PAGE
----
Andorra begin life without Lima

This is the start of a new era for Andorra, the first time they have known life without Ildefons Lima at the heart of their defence since 1997. The defender, who made his international debut in his country’s second ever game, has hung up his boots at the ripe old age of 43. He played against Brazil, France, England and Belgium, battling for 20 years to earn a first competitive win. Even though Lima is gone, there is plenty of experience in Andorra’s ranks to replace him; the squad still contains two players with more than 100 caps, with a few more not far behind. Andorra have shown relative promise in recent times, securing draws against Belarus and Kosovo in this qualification cycle. They will be hoping to celebrate Lima’s retirement with a party on Thursday night by securing a rare win against Kosovo at home.

Serbia prepare to deploy rising star Ratkov out of the qualifiers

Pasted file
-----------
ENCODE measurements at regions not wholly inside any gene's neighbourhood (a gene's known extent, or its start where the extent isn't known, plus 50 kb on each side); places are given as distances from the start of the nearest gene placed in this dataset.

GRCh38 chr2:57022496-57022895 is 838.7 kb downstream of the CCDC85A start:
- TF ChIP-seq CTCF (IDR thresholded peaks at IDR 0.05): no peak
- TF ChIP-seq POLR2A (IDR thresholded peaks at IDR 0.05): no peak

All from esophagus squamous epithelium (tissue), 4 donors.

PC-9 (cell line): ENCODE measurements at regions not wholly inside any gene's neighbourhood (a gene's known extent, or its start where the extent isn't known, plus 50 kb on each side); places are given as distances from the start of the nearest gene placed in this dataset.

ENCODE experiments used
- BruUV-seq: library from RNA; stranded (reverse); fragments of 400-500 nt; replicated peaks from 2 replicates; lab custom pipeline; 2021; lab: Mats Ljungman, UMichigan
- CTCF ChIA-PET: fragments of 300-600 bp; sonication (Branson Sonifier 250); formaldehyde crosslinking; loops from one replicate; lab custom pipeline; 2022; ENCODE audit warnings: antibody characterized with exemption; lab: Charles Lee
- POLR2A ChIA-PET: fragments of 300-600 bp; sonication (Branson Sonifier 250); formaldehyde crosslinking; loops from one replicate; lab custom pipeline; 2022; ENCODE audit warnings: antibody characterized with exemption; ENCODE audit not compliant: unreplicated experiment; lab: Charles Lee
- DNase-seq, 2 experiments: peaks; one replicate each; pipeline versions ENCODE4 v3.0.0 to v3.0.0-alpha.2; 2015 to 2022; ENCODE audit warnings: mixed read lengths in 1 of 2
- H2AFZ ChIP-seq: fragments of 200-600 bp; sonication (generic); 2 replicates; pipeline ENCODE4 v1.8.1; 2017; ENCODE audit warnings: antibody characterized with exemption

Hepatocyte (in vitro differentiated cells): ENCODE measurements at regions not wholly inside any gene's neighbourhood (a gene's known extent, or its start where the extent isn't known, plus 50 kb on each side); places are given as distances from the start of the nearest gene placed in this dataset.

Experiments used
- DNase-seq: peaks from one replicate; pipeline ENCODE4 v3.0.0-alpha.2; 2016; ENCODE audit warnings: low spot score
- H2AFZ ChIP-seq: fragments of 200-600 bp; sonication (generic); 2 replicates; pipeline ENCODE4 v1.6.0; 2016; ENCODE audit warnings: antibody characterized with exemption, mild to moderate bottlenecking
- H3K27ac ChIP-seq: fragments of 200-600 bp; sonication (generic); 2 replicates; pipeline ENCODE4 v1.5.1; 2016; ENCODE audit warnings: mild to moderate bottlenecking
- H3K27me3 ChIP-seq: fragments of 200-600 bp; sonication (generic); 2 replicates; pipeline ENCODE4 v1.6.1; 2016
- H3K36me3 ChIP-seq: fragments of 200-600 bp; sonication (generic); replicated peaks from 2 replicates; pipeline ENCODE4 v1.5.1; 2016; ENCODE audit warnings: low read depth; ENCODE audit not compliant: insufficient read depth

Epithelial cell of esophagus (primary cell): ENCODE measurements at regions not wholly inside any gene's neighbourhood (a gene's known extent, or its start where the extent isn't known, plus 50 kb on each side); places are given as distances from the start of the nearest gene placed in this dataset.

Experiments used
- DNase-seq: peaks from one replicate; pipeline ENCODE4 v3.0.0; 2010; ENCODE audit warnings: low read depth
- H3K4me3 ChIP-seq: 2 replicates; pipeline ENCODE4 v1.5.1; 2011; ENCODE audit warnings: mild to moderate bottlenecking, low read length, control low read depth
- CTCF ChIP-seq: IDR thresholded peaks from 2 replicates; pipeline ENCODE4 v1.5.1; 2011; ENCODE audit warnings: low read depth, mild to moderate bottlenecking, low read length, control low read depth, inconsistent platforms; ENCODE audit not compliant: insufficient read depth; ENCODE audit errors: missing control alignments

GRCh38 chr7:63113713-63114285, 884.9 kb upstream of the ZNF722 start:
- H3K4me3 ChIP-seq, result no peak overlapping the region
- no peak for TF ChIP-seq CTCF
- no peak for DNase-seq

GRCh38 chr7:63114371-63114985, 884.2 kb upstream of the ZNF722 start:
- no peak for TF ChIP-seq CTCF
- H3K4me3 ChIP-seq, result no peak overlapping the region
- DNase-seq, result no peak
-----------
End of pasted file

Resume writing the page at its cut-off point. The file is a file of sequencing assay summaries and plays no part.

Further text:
Whenever a teenage striker is signed up by the Red Bull football franchise it might be worth taking a look considering the footsteps he is following in. Not only did Petar Ratkov have plenty of club suitors before heading to Salzburg over the summer, he was the subject of interest from a number of countries. Born in Belgrade, the 6ft 4in striker rejected a call from Bulgaria last month and could have chosen to play for Croatia but instead has stuck with Serbia, the country of his birth and who he has represented throughout his career. Ratkov, who turned 20 in August, could make his senior debut in a vital clash away to Hungary on Saturday. The two teams are both on 10 points, although Hungary have played a game fewer. Whoever wins will be one step closer to reaching Germany next summer, where Ratkov could firmly announce himself.

Scotland aim to make their point in the qualifiers